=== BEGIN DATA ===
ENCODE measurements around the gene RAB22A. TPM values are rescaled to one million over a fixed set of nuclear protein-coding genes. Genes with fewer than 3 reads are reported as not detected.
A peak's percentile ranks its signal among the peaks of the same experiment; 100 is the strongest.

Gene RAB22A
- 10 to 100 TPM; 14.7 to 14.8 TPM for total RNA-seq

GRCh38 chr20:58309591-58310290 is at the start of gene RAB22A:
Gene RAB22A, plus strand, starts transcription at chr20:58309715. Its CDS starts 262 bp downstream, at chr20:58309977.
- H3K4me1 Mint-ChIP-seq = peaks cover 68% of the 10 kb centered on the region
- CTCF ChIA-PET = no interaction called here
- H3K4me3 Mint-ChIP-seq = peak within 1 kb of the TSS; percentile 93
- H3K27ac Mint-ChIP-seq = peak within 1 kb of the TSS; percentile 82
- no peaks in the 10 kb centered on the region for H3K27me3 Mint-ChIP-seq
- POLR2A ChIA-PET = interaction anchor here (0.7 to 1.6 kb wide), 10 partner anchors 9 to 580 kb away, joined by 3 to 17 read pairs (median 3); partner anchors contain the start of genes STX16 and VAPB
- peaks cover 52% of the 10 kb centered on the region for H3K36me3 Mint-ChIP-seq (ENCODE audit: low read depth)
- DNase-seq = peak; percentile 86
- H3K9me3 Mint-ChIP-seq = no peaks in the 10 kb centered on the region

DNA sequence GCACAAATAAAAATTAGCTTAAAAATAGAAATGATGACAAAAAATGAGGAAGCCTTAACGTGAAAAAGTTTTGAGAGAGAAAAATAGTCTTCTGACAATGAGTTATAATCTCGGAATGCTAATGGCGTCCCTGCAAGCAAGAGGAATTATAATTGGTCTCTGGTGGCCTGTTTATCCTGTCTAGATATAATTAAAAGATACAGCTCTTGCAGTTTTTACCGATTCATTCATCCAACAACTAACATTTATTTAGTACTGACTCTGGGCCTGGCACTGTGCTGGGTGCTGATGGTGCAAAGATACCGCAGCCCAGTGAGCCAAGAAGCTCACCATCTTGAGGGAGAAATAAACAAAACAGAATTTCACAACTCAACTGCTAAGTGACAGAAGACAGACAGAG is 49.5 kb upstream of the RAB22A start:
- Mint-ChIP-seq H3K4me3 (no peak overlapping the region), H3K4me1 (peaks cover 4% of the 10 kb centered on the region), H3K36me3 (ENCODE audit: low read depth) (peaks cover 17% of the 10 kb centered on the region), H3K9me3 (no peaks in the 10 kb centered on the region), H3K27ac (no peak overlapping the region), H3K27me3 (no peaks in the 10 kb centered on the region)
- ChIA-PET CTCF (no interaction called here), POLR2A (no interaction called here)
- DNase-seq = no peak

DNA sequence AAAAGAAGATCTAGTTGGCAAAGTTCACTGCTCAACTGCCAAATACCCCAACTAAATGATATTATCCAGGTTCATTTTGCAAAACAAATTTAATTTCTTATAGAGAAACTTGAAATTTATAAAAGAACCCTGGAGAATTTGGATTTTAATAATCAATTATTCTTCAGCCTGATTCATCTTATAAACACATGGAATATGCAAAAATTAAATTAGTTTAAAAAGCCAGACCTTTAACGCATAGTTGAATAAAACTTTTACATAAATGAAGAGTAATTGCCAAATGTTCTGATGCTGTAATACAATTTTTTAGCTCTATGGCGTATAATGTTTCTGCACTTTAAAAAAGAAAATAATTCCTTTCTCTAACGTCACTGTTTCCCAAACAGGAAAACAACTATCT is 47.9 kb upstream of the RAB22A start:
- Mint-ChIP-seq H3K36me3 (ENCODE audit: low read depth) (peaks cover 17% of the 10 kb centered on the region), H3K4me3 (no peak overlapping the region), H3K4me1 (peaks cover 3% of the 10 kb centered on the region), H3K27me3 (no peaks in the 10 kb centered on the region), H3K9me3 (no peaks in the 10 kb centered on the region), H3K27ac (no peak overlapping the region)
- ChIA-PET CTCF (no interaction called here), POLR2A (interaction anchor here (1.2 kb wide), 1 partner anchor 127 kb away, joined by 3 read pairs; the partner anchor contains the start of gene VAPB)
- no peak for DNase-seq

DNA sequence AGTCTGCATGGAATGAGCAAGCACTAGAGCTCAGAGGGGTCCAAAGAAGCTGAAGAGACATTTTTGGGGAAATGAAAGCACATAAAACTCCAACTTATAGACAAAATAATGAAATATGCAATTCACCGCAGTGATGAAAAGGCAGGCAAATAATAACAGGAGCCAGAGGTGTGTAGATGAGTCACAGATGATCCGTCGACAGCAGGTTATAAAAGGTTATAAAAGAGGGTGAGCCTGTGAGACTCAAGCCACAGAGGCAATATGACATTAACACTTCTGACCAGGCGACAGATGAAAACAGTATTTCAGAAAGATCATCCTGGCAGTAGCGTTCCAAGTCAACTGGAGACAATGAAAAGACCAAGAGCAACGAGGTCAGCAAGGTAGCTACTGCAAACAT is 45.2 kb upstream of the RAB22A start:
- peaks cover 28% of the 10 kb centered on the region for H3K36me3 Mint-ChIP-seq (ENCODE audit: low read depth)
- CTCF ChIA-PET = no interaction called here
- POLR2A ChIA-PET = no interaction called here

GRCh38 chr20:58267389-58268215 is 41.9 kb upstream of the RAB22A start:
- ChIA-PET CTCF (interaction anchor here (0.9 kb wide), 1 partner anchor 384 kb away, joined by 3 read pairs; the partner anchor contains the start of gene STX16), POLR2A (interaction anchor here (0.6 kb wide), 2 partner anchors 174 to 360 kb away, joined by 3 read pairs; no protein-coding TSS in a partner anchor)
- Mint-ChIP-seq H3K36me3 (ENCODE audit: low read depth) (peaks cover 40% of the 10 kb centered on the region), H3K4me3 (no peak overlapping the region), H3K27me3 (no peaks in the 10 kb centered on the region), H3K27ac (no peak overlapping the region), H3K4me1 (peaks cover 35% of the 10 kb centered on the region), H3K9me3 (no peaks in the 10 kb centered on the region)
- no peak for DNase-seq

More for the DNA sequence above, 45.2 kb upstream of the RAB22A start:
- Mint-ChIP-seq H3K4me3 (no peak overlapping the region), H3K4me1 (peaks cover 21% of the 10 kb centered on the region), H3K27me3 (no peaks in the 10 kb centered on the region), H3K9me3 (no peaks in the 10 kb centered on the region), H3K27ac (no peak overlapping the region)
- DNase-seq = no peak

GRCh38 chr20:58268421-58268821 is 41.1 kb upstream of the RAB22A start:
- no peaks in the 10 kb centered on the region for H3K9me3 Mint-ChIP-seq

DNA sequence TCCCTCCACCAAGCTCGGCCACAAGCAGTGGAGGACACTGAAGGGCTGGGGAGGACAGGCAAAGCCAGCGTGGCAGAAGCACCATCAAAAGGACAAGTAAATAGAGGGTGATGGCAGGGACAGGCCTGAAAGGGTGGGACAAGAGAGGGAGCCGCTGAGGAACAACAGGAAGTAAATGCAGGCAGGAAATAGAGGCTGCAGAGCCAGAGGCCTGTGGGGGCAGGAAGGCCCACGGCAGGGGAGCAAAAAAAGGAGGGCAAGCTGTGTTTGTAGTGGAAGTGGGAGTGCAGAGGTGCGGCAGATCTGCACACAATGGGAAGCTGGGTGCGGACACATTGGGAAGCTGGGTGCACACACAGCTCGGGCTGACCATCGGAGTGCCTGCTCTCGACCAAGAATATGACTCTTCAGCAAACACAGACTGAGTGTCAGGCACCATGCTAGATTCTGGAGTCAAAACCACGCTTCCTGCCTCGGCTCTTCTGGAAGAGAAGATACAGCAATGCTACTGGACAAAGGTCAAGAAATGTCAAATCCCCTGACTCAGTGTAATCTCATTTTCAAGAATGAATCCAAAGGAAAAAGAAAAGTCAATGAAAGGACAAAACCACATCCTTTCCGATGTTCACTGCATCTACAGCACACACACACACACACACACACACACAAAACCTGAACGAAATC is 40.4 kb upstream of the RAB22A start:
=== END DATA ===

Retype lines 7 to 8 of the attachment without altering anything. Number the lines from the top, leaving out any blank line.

- H3K4me1 Mint-ChIP-seq = peaks cover 68% of the 10 kb centered on the region
- CTCF ChIA-PET = no interaction called here